Unfortunately as we followed our usual route to the Universal car park we found the lane we needed coned off, and had to continue on I-4 and go back to Westgate. I stopped at reception at Westgate to ask why the park seemed to be closed, by the woman on the theme parks desk not only didn't speak much English, but had no idea.
It was a lucky that we did go home, because once connected to Westgate's wifi again I was able to message Gwen and tell her I'd bought her scriptures and they were being engraved that afternoon. She told me I'd bought the wrong ones. She wanted medium brown, and I'd bought small black. Having spent $67 on them, we hightailed it back to the bookshop, arriving just as the engraver was measuring up the first set of scriptures. Gwen's remained sealed in the packet, so we were able to take them back to the Temple and get a refund of our $67, but no medium brown. We then went back to the bookshop again to collect Harley's scriptures which look very nice with his name embossed in gold on the front.
I love the Orlando Florida temple - and the LDS bookshop a mile away - but having been to both three times in the last two days I'm happy to leave it several years before the next visit.
|Following our finding of the shop called|
"Ceridwen's Cauldrons", this one is
called "Sumatra Hari World of Dance".
It was 2.30 p.m. at this point, and we decided to try Universal again. This time I noticed that the arrow on an overhead gantry sign was pointing in a different direction, so we followed it to a different car park than usual, and this time we were able get into both the car park and the theme park. Evidently the first car park had been full, and we hadn't noticed that the sign had changed.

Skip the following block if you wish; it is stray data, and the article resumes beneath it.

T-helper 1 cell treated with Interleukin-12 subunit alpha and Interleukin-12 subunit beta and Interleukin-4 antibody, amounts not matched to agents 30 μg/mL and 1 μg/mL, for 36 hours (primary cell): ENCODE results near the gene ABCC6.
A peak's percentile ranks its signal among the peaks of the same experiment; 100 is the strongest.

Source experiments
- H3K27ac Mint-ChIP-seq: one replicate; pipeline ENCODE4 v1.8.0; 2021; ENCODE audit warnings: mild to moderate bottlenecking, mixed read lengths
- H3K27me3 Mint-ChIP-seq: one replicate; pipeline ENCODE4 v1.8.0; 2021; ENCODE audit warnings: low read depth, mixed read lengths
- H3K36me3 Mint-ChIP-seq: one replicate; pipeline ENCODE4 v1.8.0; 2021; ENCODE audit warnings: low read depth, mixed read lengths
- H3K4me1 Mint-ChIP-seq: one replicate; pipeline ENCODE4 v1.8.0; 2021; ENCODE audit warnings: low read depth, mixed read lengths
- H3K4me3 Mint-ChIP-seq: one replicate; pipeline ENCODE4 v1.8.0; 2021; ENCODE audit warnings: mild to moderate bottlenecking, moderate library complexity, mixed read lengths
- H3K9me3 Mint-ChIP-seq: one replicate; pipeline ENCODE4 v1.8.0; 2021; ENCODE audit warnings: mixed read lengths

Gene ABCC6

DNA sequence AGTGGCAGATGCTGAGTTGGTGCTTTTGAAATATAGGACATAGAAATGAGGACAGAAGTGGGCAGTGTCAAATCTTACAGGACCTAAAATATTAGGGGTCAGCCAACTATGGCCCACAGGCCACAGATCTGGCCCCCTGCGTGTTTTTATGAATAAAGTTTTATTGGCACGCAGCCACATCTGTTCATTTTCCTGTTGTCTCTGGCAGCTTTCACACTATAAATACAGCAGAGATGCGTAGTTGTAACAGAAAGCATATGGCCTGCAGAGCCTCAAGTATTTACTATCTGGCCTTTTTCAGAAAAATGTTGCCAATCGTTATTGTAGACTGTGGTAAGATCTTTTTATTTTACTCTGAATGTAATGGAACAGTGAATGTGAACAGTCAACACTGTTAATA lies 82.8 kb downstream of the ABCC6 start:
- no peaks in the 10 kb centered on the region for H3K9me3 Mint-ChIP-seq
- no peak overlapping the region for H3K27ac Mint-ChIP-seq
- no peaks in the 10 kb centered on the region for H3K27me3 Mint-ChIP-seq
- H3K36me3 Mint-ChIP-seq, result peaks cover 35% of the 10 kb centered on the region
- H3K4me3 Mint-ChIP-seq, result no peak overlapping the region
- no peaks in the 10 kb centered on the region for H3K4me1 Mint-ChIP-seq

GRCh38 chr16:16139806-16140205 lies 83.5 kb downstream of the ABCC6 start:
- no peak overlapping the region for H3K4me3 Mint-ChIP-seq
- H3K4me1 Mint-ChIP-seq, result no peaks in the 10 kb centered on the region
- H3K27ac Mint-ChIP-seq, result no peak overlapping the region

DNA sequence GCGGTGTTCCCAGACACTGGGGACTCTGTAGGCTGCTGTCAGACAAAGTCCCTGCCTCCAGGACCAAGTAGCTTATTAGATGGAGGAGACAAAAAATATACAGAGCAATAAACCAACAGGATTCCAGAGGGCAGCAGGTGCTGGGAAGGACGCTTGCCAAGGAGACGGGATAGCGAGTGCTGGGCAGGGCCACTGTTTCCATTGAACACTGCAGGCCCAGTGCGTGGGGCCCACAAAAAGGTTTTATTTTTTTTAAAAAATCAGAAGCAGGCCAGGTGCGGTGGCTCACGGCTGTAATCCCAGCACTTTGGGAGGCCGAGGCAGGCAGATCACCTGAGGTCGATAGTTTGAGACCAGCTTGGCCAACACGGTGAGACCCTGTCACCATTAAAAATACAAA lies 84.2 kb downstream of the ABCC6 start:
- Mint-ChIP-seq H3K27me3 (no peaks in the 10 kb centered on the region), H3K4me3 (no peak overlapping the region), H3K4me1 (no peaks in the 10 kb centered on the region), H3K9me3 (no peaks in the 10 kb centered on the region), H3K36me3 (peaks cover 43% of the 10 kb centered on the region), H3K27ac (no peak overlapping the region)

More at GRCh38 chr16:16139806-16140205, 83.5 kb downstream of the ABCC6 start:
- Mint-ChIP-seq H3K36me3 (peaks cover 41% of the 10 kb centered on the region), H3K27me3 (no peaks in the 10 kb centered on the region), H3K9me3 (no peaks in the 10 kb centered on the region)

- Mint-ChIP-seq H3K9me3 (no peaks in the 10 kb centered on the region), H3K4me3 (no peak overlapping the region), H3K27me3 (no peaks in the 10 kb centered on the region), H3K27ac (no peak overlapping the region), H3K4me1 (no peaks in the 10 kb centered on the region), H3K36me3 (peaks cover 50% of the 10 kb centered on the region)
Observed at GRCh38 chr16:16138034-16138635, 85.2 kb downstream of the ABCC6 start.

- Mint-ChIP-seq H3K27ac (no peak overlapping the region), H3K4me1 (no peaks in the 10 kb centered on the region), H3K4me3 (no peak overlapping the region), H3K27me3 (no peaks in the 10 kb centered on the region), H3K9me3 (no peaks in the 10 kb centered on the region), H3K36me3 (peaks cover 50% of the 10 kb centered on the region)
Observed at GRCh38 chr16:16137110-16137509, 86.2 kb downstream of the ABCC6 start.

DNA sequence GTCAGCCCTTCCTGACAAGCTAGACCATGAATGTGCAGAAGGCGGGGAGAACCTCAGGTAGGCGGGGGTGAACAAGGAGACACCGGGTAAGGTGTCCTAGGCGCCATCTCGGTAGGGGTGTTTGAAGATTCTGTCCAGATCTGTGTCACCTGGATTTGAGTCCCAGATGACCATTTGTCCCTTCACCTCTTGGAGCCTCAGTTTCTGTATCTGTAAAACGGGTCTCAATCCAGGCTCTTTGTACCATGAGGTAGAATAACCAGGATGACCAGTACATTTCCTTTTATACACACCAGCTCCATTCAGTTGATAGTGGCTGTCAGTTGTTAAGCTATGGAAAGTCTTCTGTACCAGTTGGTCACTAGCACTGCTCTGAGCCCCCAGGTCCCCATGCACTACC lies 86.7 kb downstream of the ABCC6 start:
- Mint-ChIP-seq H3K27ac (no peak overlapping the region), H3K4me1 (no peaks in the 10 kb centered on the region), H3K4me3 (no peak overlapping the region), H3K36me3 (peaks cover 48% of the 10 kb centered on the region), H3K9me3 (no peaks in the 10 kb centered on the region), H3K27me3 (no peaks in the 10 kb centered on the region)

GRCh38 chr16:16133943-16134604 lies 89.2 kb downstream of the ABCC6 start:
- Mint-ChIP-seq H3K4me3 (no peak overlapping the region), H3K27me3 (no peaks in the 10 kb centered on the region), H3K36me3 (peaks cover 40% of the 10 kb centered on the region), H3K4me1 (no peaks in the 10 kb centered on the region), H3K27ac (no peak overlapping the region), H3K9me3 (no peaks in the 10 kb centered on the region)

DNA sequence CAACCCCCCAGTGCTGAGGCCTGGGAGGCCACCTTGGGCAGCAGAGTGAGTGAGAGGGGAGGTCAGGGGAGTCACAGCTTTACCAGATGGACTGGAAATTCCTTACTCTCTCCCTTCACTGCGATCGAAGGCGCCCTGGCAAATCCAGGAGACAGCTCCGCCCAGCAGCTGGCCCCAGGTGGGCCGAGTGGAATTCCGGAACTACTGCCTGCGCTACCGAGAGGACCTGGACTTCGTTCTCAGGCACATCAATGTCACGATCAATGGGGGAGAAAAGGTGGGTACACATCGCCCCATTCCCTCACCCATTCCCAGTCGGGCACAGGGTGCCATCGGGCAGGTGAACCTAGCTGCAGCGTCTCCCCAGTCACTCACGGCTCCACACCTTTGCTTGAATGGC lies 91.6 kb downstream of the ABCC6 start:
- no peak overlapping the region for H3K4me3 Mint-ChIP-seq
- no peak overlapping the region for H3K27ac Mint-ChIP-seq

I mentioned in a previous post that I hate roller coasters, and I was pleased to note that there are fewer than I remembered. Roderic commented too that there seems to be a big change happening in theme parks - well, Universal at least - in that virtual rides are abounding, and real roller coasters are getting fewer. It's easy to understand why, too. A virtual roller coaster takes up less space, is easier to build, is less dangerous, can carry more people at one time, and it's much, much better in terms of the variety it can offer. I did two in Universal today. The first one, Spiderman, had us sitting in a carriage a lot like a roller coaster, but with 3D glasses on. We seemed to swing and dive and hurtle around the city helping Spiderman round up the bad guys. Except that of course, we didn't. We were actually on a small length of rail, and the carriage moved only a short distance while the images were projected on screens around us.
Here's the thing: I knew this so I wasn't scared. I am terrified of heights, but even as I seemed to be freefalling fifty feet down a building I knew that I was only a foot or two off the floor, and the wind in my face was being blown through vents, while the view of the ground hurtling towards me was on a screen.
|Hari meets the Beauxbatons and Durmstrang students.|
Great work Universal! Dismantle all those old-fashioned roller coasters. Virtual is the way of the future.